For those still on testnet: we can collaborate here

Hi all,

I hope all is well. As the title says: is there an equivalent to pooltool.io for testnet? Can someone tell me if they can see my testnet pool:

POOL ID: 997a9aad908618a7960867586023c66bbd27af1304a19f63512fbe4d

I can query the ledger and find it, I just cannot find it in Daedalus (testnet version). If anyone can find my pool, could you tell me what ticker you see?

Cheers,

A

just in case:

cardano-cli shelley stake-pool registration-certificate
–cold-verification-key-file cold.vkey
–vrf-verification-key-file vrf.vkey
–pool-pledge 1000000000
–pool-cost 340000000
–pool-margin 0.05
–pool-reward-account-verification-key-file stake_t.vkey
–pool-owner-stake-verification-key-file stake_t.vkey
–testnet-magic 1097911063
–pool-relay-ipv4 x.x.x.x
–pool-relay-port xxxx
–metadata-url https://bit.ly/2GbsAgR
–metadata-hash 27342d9bb3efe80f713ee41bd6e0645a7efc55c9f648cb8638aaf6475a0e7df7
–out-file pool-registration.cert

is the code I used for the certificate generation. I then followed with payment of deposit/fees, signed and submitted. None of the steps produced errors as far as I could tell.

Cheers,

A

Sorry, not aware of any pooltool testnet version.

Stupid question. For the relay IPs, did you put in your actual IP address and port number when submitting the registration or did you submit with x’s?

I put the relay’s address and port. This is a aws instance and the core node is only connected to it. As far as I can tell that side of things is working, and all is in sync with the chain.

The next step I would like to achieve is give that address and port to the community so as to see if people can hack my node.

For now I just post x’s in an attempt to get into good practice for mainnet. :roll_eyes:

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I’m just not sure why the pool doesn’t show in Daedalus :thinking:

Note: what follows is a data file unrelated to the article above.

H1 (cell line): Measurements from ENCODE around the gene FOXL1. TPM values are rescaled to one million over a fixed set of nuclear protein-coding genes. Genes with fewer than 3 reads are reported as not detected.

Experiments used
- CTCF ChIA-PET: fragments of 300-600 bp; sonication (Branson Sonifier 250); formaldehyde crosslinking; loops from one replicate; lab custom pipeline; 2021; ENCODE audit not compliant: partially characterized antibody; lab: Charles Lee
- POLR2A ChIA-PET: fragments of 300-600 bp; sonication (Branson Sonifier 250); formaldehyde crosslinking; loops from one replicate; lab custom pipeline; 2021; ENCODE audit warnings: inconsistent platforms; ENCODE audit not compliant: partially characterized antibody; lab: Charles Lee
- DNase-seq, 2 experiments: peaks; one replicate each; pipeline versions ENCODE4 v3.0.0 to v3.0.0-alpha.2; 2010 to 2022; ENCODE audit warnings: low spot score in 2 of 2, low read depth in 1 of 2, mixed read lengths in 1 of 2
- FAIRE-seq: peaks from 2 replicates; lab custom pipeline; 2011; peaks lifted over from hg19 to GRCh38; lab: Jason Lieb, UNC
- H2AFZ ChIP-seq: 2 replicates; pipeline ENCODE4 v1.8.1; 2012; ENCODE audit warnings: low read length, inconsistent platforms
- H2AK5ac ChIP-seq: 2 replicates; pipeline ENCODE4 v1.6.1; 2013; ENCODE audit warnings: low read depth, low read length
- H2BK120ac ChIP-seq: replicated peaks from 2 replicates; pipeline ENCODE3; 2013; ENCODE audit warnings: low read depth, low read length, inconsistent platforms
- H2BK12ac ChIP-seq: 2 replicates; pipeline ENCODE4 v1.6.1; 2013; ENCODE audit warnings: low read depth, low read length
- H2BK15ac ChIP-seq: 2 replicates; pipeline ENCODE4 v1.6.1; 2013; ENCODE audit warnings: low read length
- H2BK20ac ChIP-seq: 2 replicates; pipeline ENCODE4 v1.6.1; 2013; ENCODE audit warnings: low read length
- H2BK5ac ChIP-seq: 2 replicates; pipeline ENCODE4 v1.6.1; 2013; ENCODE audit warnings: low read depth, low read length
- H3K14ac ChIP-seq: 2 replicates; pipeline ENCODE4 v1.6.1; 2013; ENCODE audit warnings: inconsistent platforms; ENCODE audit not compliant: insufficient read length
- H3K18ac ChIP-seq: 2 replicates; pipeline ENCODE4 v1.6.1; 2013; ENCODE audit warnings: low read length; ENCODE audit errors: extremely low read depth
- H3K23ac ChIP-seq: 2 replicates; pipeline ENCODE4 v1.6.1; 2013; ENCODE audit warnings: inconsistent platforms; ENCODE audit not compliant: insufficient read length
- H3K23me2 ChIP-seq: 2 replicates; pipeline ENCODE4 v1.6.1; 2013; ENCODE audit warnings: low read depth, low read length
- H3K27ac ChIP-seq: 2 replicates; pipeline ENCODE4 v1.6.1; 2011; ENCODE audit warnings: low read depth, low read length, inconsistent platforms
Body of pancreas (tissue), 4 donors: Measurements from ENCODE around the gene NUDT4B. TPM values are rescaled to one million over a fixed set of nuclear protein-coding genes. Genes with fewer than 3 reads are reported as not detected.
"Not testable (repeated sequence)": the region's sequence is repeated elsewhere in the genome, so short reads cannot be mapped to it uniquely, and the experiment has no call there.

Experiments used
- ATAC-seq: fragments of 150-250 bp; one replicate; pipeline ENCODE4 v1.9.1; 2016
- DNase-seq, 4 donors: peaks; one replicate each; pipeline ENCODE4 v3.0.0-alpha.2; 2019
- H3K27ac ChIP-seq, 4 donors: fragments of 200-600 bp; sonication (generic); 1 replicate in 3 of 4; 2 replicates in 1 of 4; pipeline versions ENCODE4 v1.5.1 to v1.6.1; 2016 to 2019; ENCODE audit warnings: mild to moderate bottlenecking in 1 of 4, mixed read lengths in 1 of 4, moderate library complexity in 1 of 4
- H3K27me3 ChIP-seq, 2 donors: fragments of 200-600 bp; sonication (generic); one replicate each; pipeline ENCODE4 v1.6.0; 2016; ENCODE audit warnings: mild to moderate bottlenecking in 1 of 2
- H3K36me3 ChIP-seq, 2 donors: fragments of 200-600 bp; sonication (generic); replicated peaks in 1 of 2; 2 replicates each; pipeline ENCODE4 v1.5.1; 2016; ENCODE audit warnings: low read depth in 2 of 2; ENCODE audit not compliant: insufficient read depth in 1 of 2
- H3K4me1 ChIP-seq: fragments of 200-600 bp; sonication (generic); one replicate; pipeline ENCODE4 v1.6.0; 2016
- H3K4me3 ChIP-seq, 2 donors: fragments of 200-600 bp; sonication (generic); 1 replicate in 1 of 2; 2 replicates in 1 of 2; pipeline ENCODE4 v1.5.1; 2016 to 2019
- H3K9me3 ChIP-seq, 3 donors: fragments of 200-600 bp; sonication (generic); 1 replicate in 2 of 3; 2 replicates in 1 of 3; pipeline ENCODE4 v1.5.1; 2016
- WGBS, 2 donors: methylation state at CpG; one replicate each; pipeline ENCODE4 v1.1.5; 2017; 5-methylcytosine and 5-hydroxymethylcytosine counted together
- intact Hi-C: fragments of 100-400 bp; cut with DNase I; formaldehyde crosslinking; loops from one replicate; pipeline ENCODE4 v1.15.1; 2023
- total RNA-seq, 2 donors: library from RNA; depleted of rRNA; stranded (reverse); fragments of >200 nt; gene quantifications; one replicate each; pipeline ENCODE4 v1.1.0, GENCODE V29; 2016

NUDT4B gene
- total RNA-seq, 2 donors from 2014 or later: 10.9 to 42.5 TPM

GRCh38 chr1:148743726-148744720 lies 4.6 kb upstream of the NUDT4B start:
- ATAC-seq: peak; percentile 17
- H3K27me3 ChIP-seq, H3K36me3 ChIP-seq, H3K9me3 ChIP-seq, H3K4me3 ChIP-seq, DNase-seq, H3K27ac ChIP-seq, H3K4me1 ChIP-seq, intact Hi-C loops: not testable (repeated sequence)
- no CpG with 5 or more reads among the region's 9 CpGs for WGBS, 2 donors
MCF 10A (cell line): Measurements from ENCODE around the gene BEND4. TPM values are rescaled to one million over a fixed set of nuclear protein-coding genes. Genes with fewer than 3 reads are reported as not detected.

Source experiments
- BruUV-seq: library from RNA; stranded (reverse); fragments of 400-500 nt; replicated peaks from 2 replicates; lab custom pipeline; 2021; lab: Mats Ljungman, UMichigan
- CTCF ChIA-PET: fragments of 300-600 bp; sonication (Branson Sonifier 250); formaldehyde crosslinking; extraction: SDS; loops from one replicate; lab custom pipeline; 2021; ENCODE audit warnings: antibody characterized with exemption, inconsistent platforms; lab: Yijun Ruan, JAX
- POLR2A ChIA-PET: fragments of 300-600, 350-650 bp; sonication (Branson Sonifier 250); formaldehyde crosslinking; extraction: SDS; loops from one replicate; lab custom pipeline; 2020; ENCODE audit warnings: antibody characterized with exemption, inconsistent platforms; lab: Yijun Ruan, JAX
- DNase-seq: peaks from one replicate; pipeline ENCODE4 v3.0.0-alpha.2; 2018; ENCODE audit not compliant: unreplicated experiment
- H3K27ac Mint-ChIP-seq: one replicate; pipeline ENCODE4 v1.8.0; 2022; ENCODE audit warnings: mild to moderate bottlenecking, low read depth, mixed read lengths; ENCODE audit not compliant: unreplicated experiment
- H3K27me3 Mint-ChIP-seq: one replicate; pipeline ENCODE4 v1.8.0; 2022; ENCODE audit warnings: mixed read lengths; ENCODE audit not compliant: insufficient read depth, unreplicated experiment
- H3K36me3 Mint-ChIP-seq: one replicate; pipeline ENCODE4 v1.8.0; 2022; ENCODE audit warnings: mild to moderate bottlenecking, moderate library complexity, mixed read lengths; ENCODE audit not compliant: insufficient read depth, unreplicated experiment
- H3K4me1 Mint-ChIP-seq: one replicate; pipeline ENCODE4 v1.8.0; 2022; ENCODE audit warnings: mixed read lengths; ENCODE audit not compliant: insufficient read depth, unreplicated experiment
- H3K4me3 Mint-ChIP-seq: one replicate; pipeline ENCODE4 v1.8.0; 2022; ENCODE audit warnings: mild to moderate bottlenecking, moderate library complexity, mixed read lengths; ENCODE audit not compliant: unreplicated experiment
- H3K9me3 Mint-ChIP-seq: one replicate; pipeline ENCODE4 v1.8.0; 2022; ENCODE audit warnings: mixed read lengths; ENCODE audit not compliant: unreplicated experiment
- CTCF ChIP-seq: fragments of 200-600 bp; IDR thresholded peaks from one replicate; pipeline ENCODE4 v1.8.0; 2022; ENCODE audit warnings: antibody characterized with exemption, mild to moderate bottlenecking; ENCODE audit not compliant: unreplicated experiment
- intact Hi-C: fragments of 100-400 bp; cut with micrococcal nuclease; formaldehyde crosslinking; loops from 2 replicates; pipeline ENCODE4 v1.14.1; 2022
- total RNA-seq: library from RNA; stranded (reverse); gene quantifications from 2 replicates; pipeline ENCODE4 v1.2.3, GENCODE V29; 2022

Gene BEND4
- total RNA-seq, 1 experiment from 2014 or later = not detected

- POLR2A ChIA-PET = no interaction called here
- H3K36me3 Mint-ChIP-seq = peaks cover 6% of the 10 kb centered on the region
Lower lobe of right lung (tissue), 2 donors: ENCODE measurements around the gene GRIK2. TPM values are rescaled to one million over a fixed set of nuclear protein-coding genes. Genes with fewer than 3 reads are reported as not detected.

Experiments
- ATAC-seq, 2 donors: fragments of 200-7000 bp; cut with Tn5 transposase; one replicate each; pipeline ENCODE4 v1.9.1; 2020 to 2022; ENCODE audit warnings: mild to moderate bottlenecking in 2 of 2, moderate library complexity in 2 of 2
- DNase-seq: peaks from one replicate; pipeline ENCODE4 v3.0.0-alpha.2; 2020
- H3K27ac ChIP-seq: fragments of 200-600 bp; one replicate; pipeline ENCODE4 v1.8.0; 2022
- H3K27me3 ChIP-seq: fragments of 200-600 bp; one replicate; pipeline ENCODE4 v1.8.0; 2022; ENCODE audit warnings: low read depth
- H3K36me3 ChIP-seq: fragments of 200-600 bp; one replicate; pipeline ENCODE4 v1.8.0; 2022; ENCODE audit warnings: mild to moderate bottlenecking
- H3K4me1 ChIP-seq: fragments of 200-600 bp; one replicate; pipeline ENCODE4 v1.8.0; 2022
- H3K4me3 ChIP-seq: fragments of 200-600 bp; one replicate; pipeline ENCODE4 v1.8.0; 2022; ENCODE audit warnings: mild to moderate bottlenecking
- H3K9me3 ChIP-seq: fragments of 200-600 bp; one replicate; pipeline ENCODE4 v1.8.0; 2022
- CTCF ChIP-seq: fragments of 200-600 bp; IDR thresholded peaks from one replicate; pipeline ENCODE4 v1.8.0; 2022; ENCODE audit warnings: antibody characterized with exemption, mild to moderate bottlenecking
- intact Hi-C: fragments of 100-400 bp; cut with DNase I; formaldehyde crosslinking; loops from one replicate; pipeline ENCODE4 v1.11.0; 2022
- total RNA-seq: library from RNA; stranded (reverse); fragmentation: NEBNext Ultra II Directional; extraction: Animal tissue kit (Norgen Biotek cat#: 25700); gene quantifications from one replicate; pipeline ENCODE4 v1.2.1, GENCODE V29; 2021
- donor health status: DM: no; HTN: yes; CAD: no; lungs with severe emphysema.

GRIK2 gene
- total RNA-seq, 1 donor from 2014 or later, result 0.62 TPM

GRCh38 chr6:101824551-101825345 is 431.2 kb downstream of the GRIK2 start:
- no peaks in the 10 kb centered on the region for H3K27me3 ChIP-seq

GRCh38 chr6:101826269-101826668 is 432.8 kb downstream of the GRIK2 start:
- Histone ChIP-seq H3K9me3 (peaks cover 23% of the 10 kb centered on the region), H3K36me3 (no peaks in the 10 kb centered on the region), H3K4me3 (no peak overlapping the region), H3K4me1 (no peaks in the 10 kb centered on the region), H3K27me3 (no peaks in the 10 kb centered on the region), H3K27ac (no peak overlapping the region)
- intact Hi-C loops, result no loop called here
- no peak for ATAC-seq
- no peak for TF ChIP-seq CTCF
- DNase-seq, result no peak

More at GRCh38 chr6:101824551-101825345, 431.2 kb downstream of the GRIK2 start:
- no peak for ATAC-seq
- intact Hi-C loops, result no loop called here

You did try to query the ledger on your connected node?
After one block (at current chain density) it should be registered:

cardano-cli shelley query ledger-state --testnet-magic 1097911063 | grep "publicKey" | grep "997a9aad908618a7960867586023c66bbd27af1304a19f63512fbe4d")

Visibility on daedalus always depends on when the wallet fetches a new set of pools…

Same problem here…registered the pool, have the pool ID, but this command -->
cardano-cli shelley query ledger-state --testnet-magic 1097911063 | grep publicKey | grep <my.poolId> yields nothing…it hangs for a bit but then just comes back with new empty line CLI prompt.

However, the following command,

cardano-cli shelley query ledger-state --testnet-magic 1097911063
| jq ‘._delegationState._pstate._pParams.<my.poolid>’

at least returns “null” statement…it’s still nothing, but at least it’s telling me it’s nothing…lol

At least you got yours to show on testnet ledger. Which online source (website) did you use to query the testnet ledger?? I can’t find a “pooltool” for testnet, or did you just mean by entering the command

cardano-cli shelley query ledger-state --testnet-magic 1097911063 | grep publicKey | grep pool1hcefh0cwur6n6x0nk2qgvythnfyu0h6r7vc2sq67h8u9x8z2cla

instead of using online source to query the testnet ledger?

@JT_Cazorla